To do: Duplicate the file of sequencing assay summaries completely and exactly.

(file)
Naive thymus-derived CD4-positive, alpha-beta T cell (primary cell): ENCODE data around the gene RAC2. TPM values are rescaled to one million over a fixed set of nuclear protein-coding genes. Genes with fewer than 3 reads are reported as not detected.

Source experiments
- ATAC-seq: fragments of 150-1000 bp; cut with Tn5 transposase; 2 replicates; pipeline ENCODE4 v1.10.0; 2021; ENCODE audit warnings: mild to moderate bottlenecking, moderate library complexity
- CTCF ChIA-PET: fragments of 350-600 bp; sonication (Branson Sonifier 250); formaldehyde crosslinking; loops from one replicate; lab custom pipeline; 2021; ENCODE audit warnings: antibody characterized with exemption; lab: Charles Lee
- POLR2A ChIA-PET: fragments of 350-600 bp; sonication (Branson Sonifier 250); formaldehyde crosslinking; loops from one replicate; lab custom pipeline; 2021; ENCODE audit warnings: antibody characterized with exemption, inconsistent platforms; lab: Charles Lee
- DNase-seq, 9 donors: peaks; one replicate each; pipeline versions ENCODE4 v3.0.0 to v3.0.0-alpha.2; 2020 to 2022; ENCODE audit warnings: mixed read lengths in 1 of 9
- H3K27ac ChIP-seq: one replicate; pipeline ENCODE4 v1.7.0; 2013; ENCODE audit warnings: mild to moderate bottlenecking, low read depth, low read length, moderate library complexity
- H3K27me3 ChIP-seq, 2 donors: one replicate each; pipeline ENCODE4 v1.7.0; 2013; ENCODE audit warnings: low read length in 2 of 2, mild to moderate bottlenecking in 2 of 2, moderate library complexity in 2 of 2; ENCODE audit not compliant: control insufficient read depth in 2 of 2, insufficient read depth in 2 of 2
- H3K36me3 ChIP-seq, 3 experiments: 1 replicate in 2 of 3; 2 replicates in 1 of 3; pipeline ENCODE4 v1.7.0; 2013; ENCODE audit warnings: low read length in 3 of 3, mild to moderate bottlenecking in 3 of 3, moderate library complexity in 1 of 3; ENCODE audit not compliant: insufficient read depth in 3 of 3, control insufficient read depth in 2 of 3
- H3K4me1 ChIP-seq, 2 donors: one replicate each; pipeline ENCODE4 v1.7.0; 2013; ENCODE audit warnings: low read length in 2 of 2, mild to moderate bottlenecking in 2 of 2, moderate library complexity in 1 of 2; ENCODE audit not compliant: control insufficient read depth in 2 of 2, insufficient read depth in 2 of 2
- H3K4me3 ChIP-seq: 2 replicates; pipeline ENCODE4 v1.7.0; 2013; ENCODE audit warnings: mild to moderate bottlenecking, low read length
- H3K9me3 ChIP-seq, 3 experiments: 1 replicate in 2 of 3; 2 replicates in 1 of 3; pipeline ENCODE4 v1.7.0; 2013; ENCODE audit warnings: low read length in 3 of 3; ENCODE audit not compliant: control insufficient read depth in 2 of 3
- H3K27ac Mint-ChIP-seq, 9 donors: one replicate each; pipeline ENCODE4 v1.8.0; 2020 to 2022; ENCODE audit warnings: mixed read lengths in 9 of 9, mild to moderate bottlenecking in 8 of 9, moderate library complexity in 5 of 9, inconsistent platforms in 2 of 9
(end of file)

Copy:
Naive thymus-derived CD4-positive, alpha-beta T cell (primary cell): ENCODE data around the gene RAC2. TPM values are rescaled to one million over a fixed set of nuclear protein-coding genes. Genes with fewer than 3 reads are reported as not detected.

Source experiments
- ATAC-seq: fragments of 150-1000 bp; cut with Tn5 transposase; 2 replicates; pipeline ENCODE4 v1.10.0; 2021; ENCODE audit warnings: mild to moderate bottlenecking, moderate library complexity
- CTCF ChIA-PET: fragments of 350-600 bp; sonication (Branson Sonifier 250); formaldehyde crosslinking; loops from one replicate; lab custom pipeline; 2021; ENCODE audit warnings: antibody characterized with exemption; lab: Charles Lee
- POLR2A ChIA-PET: fragments of 350-600 bp; sonication (Branson Sonifier 250); formaldehyde crosslinking; loops from one replicate; lab custom pipeline; 2021; ENCODE audit warnings: antibody characterized with exemption, inconsistent platforms; lab: Charles Lee
- DNase-seq, 9 donors: peaks; one replicate each; pipeline versions ENCODE4 v3.0.0 to v3.0.0-alpha.2; 2020 to 2022; ENCODE audit warnings: mixed read lengths in 1 of 9
- H3K27ac ChIP-seq: one replicate; pipeline ENCODE4 v1.7.0; 2013; ENCODE audit warnings: mild to moderate bottlenecking, low read depth, low read length, moderate library complexity
- H3K27me3 ChIP-seq, 2 donors: one replicate each; pipeline ENCODE4 v1.7.0; 2013; ENCODE audit warnings: low read length in 2 of 2, mild to moderate bottlenecking in 2 of 2, moderate library complexity in 2 of 2; ENCODE audit not compliant: control insufficient read depth in 2 of 2, insufficient read depth in 2 of 2
- H3K36me3 ChIP-seq, 3 experiments: 1 replicate in 2 of 3; 2 replicates in 1 of 3; pipeline ENCODE4 v1.7.0; 2013; ENCODE audit warnings: low read length in 3 of 3, mild to moderate bottlenecking in 3 of 3, moderate library complexity in 1 of 3; ENCODE audit not compliant: insufficient read depth in 3 of 3, control insufficient read depth in 2 of 3
- H3K4me1 ChIP-seq, 2 donors: one replicate each; pipeline ENCODE4 v1.7.0; 2013; ENCODE audit warnings: low read length in 2 of 2, mild to moderate bottlenecking in 2 of 2, moderate library complexity in 1 of 2; ENCODE audit not compliant: control insufficient read depth in 2 of 2, insufficient read depth in 2 of 2
- H3K4me3 ChIP-seq: 2 replicates; pipeline ENCODE4 v1.7.0; 2013; ENCODE audit warnings: mild to moderate bottlenecking, low read length
- H3K9me3 ChIP-seq, 3 experiments: 1 replicate in 2 of 3; 2 replicates in 1 of 3; pipeline ENCODE4 v1.7.0; 2013; ENCODE audit warnings: low read length in 3 of 3; ENCODE audit not compliant: control insufficient read depth in 2 of 3
- H3K27ac Mint-ChIP-seq, 9 donors: one replicate each; pipeline ENCODE4 v1.8.0; 2020 to 2022; ENCODE audit warnings: mixed read lengths in 9 of 9, mild to moderate bottlenecking in 8 of 9, moderate library complexity in 5 of 9, inconsistent platforms in 2 of 9